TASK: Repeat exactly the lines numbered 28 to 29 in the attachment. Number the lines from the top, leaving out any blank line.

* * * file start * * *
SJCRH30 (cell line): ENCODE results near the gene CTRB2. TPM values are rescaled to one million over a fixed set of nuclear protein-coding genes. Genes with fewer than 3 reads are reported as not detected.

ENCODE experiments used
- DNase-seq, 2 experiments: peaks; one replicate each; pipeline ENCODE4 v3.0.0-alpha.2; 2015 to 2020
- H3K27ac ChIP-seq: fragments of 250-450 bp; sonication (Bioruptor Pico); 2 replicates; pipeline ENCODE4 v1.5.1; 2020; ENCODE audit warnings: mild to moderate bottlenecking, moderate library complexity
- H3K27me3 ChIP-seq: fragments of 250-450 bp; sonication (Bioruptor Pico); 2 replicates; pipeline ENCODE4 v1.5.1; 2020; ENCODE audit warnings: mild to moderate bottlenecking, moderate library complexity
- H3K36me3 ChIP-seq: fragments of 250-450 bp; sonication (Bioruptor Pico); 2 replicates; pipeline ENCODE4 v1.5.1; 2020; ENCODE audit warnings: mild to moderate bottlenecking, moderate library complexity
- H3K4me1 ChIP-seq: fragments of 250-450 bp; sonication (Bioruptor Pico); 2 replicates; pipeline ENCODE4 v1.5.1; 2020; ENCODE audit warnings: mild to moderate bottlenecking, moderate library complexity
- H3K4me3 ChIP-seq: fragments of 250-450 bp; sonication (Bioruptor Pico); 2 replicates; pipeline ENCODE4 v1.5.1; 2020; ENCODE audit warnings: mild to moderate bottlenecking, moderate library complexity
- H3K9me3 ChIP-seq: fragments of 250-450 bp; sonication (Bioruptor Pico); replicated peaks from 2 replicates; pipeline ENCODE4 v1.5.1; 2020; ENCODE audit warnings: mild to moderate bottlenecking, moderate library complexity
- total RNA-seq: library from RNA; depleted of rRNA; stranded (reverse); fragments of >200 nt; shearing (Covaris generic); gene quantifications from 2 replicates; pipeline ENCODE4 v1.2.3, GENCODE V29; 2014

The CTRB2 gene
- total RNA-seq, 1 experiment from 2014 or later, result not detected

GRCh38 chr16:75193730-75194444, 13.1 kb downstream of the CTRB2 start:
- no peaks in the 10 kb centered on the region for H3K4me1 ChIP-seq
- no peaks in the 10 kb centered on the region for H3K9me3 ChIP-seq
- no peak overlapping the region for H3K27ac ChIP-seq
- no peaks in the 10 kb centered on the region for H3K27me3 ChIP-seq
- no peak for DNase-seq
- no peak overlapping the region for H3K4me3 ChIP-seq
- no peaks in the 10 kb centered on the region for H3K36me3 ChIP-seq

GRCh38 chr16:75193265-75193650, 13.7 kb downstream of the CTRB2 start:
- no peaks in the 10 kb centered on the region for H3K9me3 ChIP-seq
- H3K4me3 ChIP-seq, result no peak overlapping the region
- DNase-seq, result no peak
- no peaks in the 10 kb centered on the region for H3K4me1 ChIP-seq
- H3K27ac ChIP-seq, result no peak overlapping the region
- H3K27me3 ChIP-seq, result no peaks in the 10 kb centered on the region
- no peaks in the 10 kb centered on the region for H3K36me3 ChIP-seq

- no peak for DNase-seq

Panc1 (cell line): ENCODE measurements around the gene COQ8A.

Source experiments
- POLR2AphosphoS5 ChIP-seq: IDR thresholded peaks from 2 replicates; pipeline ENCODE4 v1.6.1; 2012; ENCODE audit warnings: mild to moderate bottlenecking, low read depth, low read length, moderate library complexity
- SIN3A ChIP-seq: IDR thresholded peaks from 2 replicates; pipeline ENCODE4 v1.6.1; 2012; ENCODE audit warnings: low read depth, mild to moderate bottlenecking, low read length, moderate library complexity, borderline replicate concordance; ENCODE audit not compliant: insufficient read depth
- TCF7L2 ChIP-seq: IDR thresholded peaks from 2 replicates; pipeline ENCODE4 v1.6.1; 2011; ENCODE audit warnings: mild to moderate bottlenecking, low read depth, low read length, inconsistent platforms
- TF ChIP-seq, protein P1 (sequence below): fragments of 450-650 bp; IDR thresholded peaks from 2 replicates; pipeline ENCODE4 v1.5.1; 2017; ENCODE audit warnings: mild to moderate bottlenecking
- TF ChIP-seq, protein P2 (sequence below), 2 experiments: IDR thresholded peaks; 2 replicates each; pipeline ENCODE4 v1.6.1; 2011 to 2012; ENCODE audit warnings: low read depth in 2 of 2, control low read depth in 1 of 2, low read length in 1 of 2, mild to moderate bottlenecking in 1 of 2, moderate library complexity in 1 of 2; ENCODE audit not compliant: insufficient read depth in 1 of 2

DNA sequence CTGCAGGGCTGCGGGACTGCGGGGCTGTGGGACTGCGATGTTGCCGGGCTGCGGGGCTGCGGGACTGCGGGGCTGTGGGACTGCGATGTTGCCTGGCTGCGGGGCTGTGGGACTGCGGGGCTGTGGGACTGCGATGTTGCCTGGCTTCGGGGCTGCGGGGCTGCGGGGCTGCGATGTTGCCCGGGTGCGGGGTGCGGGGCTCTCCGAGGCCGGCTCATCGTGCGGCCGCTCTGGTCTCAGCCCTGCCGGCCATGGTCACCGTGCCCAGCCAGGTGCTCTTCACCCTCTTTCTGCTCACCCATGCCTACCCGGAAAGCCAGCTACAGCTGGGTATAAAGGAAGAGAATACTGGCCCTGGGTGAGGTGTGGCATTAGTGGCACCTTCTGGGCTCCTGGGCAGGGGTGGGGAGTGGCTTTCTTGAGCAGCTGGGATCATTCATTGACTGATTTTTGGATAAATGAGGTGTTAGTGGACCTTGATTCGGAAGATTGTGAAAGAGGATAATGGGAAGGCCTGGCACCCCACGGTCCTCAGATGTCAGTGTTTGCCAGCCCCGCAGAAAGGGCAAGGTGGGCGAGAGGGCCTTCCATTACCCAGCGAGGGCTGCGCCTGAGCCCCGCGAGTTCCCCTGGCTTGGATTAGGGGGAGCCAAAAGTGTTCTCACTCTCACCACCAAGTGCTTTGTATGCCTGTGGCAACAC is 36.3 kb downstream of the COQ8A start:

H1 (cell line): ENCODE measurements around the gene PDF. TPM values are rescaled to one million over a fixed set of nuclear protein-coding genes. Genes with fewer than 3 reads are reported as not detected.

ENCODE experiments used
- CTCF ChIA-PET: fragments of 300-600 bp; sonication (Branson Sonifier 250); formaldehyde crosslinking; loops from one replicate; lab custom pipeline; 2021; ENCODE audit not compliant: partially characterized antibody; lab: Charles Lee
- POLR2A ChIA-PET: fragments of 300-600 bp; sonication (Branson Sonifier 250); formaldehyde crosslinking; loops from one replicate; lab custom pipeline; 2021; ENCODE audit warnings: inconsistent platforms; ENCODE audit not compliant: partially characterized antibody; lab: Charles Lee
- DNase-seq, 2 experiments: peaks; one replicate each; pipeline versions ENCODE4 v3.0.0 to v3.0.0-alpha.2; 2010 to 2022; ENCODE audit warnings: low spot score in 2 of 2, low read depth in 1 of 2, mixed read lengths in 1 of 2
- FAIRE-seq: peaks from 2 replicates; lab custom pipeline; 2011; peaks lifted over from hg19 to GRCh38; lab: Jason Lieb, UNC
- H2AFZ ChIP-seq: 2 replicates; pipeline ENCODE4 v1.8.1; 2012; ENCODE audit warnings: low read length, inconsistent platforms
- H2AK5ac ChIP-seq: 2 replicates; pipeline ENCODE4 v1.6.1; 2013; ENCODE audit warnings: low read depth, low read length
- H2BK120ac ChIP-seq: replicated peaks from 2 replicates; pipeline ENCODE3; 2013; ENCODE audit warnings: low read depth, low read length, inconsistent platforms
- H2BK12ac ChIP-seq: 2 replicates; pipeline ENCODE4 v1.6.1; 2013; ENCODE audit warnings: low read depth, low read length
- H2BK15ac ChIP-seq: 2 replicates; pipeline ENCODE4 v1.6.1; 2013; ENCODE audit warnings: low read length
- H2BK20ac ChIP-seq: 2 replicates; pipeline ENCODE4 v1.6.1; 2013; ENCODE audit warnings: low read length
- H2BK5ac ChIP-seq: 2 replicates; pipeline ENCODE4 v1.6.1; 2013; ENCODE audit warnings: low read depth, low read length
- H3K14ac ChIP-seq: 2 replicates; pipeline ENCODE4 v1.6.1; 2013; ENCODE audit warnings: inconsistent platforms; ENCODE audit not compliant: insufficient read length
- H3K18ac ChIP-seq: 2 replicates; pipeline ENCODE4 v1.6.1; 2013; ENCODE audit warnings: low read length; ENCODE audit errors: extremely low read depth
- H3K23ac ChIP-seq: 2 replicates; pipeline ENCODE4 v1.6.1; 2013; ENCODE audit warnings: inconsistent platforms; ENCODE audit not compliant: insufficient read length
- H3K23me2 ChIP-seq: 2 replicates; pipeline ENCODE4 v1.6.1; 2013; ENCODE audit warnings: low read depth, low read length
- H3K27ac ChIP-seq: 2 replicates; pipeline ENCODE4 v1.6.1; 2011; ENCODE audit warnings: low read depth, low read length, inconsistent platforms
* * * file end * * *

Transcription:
- no peaks in the 10 kb centered on the region for H3K36me3 ChIP-seq

- no peak for DNase-seq